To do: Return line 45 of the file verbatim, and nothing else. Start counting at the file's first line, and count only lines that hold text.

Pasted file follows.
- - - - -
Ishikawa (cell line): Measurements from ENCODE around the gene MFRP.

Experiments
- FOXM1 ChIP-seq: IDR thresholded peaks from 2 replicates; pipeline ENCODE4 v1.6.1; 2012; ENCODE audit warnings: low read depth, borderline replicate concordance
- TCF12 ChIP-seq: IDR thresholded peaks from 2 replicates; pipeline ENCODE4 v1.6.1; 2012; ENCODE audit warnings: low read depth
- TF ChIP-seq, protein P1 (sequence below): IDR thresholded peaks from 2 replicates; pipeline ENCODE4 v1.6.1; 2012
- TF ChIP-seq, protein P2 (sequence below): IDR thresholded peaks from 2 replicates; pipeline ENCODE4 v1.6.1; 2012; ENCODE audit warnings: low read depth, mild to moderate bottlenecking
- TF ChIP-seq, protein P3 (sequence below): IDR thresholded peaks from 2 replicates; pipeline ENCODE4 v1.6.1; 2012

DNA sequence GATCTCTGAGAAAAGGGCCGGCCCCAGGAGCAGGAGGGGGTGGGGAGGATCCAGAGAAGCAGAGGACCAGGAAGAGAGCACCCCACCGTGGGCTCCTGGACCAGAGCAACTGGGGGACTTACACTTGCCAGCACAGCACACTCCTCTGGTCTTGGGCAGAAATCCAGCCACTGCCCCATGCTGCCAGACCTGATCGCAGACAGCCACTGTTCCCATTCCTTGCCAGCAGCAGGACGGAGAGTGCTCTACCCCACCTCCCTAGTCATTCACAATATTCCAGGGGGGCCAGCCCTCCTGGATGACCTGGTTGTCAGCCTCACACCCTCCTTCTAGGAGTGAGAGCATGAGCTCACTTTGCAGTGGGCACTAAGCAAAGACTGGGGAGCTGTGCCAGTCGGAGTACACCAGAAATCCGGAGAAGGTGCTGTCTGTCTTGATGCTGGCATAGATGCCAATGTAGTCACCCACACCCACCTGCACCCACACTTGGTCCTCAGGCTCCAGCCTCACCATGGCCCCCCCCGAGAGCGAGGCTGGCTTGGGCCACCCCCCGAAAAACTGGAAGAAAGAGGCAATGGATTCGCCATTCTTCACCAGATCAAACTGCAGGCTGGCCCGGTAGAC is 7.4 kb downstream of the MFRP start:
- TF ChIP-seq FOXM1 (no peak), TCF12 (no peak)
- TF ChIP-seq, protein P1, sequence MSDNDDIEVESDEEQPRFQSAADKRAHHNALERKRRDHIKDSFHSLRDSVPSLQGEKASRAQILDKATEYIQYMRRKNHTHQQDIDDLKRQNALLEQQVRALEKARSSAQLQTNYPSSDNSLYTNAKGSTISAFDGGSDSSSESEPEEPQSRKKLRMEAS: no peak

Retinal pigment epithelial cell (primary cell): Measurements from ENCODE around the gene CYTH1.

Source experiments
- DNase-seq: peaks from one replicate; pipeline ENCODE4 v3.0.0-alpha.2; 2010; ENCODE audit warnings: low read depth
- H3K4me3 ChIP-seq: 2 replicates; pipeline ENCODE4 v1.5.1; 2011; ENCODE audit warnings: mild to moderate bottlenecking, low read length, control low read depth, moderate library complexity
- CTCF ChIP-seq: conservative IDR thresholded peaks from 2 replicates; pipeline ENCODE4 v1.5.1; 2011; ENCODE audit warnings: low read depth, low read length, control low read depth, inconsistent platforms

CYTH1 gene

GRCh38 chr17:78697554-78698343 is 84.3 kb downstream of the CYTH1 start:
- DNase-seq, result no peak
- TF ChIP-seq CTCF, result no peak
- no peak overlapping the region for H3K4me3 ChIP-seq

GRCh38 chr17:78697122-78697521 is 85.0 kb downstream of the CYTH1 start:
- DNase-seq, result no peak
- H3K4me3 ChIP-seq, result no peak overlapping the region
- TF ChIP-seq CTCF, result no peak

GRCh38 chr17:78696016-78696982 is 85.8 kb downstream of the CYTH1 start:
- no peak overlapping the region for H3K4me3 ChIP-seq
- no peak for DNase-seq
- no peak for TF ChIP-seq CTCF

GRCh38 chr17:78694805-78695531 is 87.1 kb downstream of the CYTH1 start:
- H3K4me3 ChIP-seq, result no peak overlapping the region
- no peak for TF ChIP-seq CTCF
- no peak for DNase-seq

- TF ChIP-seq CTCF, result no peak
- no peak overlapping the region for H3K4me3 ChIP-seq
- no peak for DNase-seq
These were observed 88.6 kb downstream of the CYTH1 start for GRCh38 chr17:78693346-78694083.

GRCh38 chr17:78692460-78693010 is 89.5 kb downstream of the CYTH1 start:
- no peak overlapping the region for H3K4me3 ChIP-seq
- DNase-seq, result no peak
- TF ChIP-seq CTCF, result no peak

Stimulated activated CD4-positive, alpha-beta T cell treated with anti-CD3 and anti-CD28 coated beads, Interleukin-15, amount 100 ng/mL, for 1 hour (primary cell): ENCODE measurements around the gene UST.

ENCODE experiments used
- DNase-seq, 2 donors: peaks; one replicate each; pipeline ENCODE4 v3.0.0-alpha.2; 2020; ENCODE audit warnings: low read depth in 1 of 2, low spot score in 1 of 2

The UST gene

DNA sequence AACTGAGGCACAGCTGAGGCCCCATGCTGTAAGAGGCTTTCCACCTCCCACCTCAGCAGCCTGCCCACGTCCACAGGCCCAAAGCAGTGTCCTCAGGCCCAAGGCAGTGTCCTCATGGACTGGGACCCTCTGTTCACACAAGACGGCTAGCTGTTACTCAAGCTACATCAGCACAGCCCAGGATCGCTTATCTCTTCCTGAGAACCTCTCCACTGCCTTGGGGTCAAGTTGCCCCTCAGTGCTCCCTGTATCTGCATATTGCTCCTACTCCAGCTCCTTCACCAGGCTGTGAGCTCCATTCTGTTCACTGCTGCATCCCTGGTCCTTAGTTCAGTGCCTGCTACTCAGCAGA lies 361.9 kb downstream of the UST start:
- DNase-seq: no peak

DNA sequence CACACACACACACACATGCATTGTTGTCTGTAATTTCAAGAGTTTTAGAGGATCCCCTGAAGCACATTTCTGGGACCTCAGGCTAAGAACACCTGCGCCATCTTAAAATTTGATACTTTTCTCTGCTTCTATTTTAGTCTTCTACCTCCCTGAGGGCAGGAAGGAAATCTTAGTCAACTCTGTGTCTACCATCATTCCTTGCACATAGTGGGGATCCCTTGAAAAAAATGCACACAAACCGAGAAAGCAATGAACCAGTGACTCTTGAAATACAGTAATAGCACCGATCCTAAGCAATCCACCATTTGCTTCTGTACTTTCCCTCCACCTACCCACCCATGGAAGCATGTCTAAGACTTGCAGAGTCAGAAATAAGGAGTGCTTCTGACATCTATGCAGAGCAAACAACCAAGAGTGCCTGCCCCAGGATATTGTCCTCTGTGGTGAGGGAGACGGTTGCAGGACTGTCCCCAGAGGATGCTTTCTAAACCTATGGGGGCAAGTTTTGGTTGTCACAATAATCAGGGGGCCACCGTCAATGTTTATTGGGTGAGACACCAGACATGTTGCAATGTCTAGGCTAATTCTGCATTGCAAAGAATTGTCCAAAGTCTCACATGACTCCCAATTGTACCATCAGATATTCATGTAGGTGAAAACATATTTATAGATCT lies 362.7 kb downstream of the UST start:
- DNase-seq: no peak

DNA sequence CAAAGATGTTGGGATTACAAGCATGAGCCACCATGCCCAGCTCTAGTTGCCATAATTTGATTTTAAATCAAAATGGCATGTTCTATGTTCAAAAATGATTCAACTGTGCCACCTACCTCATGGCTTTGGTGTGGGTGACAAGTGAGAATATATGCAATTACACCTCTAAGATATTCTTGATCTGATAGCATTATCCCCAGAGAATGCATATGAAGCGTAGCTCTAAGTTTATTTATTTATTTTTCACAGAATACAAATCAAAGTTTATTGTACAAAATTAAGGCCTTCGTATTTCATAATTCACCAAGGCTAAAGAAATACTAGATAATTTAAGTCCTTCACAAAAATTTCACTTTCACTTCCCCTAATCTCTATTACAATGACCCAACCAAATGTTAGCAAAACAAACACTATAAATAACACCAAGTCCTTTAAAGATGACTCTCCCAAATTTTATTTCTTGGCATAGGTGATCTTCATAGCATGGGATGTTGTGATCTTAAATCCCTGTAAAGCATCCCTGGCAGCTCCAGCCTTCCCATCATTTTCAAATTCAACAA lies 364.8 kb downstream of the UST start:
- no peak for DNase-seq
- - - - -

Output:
DNA sequence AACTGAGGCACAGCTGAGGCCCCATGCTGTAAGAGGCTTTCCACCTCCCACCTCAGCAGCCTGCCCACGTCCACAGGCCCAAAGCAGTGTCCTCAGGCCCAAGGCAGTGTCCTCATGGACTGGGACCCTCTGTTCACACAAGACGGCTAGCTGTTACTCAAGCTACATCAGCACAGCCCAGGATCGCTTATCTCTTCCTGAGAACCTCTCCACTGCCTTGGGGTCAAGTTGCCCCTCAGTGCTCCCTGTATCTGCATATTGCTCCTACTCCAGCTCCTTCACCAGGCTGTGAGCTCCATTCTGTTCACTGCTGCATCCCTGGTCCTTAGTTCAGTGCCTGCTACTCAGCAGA lies 361.9 kb downstream of the UST start: